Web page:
Kevin Macdonald is a documentarian, a feature filmmaker, and a master storyteller. Known for projects like The Last King of Scotland, State of Play, and documentaries on Mick Jagger, Bob Marley and Whitney Houston – Macdonald appreciates all aspects of… Read More ›
Even in the Before Times, it was nearly impossible to see every film that was released in a given year. You can certainly try, but there’re bound to be a few that you miss either by choice or circumstance. This… Read More ›
A true story, “The Mauritanian” presents the moral failings of a country who mistakes vengeance for justice.
… We think of justice as a quality that may exist in a whole community as well as in an individual, and the community is the bigger of the two. Possibly, then, we may find justice there in larger proportions,… Read More ›
Take the brilliant stunt choreography of Indonesian action film The Night Comes for Us (2018), the intrigue of Indonesian thriller The Raid: Berandal (2014), and mix with superhero elements you know from various Marvel and DC storylines and you’ll get… Read More ›
Novel adaptation “The Goldfinch” is beautifully constructed and executed, yet feels somehow disconnected.
Published in 2013, Donna Tartt’s The Goldfinch went on to earn best-selling status, along with the coveted Pulitzer Prize for Fiction in 2014. It’s a book that — it seems — entranced readers, including future cast member Sarah Paulson (Ocean’s… Read More ›
In his recent years, and more specifically in recent months, Martin Scorsese has really stepped away from the spotlight…oh my god, could you imagine if I was serious with that? The argument has been made that Scorsese made the controversial… Read More ›
Note: Saving Zoë deals with some dark elements that might trigger some, specifically in regards to sexual violence and/or violence against women. The concept of the “teen movie” has evolved over the years. Initially used as a rebellion against the… Read More ›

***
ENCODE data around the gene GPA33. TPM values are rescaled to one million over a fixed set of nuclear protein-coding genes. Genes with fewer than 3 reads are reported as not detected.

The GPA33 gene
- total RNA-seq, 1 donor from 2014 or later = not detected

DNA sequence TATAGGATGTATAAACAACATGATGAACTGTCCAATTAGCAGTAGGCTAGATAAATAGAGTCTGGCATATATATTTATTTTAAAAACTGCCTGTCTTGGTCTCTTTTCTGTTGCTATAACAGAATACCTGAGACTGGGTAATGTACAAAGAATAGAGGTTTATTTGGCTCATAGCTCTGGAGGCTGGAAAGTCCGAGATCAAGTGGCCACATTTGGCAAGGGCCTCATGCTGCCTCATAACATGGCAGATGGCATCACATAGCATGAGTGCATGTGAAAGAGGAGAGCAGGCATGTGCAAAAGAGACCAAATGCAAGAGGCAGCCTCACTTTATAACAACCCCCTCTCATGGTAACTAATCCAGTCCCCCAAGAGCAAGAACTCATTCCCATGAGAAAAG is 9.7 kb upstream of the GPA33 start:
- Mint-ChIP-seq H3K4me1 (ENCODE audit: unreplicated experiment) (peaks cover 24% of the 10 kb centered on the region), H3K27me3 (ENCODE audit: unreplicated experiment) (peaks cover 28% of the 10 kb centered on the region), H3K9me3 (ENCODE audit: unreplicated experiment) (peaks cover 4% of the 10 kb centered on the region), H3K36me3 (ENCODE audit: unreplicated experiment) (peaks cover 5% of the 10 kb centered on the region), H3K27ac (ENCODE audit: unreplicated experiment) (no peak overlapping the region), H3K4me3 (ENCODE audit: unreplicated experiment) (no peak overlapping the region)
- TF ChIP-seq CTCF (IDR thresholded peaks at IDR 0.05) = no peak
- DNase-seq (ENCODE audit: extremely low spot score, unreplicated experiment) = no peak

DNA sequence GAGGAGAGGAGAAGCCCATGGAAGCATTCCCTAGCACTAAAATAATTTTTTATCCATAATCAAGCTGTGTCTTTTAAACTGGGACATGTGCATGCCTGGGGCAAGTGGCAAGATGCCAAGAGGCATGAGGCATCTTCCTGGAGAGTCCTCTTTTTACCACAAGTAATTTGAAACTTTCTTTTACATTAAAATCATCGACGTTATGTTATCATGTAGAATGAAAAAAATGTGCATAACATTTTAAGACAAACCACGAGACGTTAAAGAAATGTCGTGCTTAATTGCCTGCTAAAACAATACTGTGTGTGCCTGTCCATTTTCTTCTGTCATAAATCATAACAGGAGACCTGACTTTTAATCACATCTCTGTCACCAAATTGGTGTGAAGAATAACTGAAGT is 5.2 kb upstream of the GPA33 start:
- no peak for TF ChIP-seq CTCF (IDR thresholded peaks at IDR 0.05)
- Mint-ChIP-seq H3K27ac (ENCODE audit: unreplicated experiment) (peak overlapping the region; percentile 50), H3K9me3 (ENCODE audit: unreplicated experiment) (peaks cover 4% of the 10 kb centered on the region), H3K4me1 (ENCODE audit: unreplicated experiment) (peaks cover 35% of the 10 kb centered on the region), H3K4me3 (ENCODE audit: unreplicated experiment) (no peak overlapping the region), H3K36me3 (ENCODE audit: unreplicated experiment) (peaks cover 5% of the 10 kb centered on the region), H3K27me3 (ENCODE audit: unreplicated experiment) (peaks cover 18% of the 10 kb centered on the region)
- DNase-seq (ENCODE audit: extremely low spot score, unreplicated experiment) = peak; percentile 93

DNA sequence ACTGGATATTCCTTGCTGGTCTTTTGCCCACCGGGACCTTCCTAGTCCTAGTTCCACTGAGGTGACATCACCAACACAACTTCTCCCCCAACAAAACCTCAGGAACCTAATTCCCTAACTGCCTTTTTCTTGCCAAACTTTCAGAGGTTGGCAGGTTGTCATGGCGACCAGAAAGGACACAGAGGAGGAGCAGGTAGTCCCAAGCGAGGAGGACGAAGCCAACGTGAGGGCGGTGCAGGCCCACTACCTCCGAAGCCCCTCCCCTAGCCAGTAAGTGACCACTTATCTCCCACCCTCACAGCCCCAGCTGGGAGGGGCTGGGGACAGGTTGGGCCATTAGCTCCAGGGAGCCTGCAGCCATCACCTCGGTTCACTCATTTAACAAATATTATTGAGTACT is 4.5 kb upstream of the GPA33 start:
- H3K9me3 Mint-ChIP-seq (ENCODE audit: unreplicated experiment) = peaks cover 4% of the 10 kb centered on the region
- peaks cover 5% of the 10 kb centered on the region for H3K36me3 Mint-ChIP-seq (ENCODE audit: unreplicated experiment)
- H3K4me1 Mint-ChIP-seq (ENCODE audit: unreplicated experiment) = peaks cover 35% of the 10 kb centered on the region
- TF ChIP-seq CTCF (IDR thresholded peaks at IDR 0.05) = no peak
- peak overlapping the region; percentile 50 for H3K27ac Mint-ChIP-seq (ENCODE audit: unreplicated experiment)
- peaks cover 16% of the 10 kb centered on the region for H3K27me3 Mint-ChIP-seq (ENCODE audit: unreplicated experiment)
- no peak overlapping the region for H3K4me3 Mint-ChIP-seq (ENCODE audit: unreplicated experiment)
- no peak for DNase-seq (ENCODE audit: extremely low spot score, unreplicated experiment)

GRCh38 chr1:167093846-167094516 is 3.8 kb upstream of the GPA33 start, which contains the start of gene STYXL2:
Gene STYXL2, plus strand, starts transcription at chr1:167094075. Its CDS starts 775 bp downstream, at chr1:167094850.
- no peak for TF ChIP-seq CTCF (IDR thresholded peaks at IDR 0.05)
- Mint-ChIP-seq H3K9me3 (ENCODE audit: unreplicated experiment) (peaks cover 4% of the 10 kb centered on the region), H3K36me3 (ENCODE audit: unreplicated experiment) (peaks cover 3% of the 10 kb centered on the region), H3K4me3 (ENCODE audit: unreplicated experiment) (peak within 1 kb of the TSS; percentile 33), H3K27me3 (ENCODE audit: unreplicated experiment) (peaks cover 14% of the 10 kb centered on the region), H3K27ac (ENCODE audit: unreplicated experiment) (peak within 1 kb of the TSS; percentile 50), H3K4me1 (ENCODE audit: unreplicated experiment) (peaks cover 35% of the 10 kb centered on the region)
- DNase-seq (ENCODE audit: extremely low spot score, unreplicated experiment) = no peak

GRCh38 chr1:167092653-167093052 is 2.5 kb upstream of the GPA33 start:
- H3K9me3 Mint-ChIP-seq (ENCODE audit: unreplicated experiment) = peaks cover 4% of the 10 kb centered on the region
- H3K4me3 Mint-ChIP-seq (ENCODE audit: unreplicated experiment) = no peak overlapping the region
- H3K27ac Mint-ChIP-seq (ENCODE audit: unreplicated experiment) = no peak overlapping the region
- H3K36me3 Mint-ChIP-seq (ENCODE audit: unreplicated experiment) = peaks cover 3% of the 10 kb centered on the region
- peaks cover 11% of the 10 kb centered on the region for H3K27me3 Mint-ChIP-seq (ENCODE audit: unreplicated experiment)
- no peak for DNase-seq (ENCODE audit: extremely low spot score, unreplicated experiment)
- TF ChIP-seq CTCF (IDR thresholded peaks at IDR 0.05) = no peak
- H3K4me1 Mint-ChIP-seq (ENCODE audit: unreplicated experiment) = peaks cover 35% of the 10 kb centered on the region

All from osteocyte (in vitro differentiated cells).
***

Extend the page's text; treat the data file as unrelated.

Book adaptations are tricky beasts. Take the Game of Thrones series. Beloved by fans, readers, and television watchers alike, the finale season is drawing ire for a perceived underdevelopment of one of the lead characters. In the books by George… Read More ›
February is becoming a strange month. Like January, February tends to be a dumping ground for films not likely to find an audience or for films leaning into Hallmark’s notion of love. While some aspects of this remain true (markets… Read More ›
When anyone mentions the name Errol Flynn, those familiar likely think of the 1938 film The Adventures of Robin Hood, a portrayal of the infamous bandit to which every future performance has been compared. Working in Hollywood for 26 years,… Read More ›
Parenthood is an experience which changes you in ways you can’t imagine until it happens to you. You can hear about it, you can be adjacent to it, but not until you become responsible for someone else’s everything does the… Read More ›
There’s something undeniably alluring about space. The way it feels both intimately close and desperately far; in range of our eyes, yet out from our hands. To quest beyond our atmosphere, to journey into the deep black, to discover what… Read More ›
Modern adaptation “A Midsummer Night’s Dream” beautifully captures the inherent chaotic spirit of love.
The beauty of William Shakespeare’s plays is their malleability to interpretation. Even the highest of the literati recognize that Shakespeare wrote for the multitudes, not just high class or lower born. As such, his plays contain a timeliness, enabling them… Read More ›
Black Flag. Sex Pistols. The Clash. The Ramones. The Stooges. The Vandals. R. Buckminster Fuller? Something doesn’t quite fit here, right? At first glance, the inclusion of Fuller in a row of punk rock elite seems utterly ridiculous until you… Read More ›
There’s been a wonderful resurgence in the teen dramedy subgenre in the last few years that’s given audiences films like The Edge of Seventeen and Saturday Church. Films that take an honest look at teens in a period of crisis… Read More ›
Summertime brings many things to the cinema. Thrills, frights, explosions, and most of all, love. In the case of Everything, Everything, directed by Stella Meghie, it’s a story of young love that follows an exceptionally predicable narrative: girl meets boy… Read More ›